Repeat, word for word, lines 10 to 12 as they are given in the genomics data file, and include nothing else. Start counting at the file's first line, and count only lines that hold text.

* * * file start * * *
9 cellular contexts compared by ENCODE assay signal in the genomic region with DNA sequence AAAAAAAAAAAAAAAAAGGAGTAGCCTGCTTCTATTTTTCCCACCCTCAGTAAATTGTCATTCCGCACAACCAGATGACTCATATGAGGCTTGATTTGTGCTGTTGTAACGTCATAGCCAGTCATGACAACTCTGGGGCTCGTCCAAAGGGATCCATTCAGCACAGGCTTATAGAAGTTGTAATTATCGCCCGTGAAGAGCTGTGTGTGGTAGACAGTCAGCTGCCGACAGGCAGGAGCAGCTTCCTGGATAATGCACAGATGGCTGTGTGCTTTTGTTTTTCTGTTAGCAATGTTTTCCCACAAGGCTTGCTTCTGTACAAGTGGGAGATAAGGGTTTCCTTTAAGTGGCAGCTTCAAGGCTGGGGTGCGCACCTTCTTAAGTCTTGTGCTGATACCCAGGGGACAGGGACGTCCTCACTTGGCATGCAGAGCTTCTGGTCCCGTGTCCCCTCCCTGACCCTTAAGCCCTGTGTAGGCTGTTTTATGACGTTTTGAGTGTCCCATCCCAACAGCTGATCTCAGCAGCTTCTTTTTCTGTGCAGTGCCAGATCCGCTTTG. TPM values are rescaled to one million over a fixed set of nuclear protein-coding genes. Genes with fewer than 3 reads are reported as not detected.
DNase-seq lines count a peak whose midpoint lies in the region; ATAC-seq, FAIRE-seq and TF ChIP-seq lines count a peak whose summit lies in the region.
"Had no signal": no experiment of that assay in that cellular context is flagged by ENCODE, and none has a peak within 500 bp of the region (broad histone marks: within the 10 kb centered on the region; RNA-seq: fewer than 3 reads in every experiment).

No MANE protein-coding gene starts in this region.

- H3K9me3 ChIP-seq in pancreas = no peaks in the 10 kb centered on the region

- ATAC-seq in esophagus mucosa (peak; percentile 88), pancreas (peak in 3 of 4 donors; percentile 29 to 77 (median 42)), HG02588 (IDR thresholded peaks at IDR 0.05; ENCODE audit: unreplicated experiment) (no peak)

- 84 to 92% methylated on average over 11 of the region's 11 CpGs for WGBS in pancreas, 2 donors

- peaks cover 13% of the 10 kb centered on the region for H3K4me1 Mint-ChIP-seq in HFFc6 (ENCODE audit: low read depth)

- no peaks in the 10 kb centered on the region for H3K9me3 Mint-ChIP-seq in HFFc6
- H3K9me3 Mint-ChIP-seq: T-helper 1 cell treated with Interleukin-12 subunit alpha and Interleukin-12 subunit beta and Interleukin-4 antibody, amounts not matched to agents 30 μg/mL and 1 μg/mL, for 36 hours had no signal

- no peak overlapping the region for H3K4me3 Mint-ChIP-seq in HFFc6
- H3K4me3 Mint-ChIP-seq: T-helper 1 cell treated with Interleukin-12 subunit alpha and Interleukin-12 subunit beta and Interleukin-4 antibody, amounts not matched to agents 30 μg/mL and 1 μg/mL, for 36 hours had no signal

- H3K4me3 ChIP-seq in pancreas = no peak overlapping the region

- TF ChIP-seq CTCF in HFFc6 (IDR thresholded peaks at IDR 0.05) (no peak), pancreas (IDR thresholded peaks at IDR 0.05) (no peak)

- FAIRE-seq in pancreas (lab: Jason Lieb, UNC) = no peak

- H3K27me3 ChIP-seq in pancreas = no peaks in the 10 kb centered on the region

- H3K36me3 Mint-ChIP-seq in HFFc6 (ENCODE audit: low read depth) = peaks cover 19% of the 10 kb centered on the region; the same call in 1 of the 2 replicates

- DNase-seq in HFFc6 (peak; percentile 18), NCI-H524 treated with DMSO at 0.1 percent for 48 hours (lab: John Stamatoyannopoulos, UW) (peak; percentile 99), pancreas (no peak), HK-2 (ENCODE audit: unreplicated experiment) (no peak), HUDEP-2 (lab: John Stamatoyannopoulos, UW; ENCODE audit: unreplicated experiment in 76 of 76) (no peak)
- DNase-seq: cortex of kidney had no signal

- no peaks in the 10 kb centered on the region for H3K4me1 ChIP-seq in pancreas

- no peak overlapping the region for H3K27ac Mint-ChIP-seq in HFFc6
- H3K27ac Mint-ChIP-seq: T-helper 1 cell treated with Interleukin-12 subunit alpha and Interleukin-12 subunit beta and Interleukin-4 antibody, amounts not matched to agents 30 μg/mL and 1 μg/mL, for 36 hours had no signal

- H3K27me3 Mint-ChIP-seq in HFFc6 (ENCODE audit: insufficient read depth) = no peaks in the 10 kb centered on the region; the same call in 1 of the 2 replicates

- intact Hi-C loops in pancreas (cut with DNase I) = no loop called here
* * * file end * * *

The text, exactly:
- H3K9me3 Mint-ChIP-seq: T-helper 1 cell treated with Interleukin-12 subunit alpha and Interleukin-12 subunit beta and Interleukin-4 antibody, amounts not matched to agents 30 μg/mL and 1 μg/mL, for 36 hours had no signal

- no peak overlapping the region for H3K4me3 Mint-ChIP-seq in HFFc6
- H3K4me3 Mint-ChIP-seq: T-helper 1 cell treated with Interleukin-12 subunit alpha and Interleukin-12 subunit beta and Interleukin-4 antibody, amounts not matched to agents 30 μg/mL and 1 μg/mL, for 36 hours had no signal